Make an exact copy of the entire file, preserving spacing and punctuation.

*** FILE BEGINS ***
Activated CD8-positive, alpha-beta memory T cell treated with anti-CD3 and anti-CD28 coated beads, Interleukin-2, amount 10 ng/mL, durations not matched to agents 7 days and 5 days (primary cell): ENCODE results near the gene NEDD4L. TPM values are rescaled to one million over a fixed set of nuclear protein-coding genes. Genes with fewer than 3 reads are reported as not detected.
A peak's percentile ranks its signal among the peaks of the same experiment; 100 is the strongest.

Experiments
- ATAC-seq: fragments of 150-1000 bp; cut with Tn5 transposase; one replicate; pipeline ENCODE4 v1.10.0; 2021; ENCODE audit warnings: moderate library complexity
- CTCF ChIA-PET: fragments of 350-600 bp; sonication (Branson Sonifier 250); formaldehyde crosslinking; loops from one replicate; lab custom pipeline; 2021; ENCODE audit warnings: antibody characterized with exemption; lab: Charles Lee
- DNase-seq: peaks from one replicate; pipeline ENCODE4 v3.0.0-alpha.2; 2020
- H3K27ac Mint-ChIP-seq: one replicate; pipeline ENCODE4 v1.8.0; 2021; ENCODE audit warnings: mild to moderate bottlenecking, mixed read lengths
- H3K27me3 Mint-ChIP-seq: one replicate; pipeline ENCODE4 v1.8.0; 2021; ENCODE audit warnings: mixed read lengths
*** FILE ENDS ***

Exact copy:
Activated CD8-positive, alpha-beta memory T cell treated with anti-CD3 and anti-CD28 coated beads, Interleukin-2, amount 10 ng/mL, durations not matched to agents 7 days and 5 days (primary cell): ENCODE results near the gene NEDD4L. TPM values are rescaled to one million over a fixed set of nuclear protein-coding genes. Genes with fewer than 3 reads are reported as not detected.
A peak's percentile ranks its signal among the peaks of the same experiment; 100 is the strongest.

Experiments
- ATAC-seq: fragments of 150-1000 bp; cut with Tn5 transposase; one replicate; pipeline ENCODE4 v1.10.0; 2021; ENCODE audit warnings: moderate library complexity
- CTCF ChIA-PET: fragments of 350-600 bp; sonication (Branson Sonifier 250); formaldehyde crosslinking; loops from one replicate; lab custom pipeline; 2021; ENCODE audit warnings: antibody characterized with exemption; lab: Charles Lee
- DNase-seq: peaks from one replicate; pipeline ENCODE4 v3.0.0-alpha.2; 2020
- H3K27ac Mint-ChIP-seq: one replicate; pipeline ENCODE4 v1.8.0; 2021; ENCODE audit warnings: mild to moderate bottlenecking, mixed read lengths
- H3K27me3 Mint-ChIP-seq: one replicate; pipeline ENCODE4 v1.8.0; 2021; ENCODE audit warnings: mixed read lengths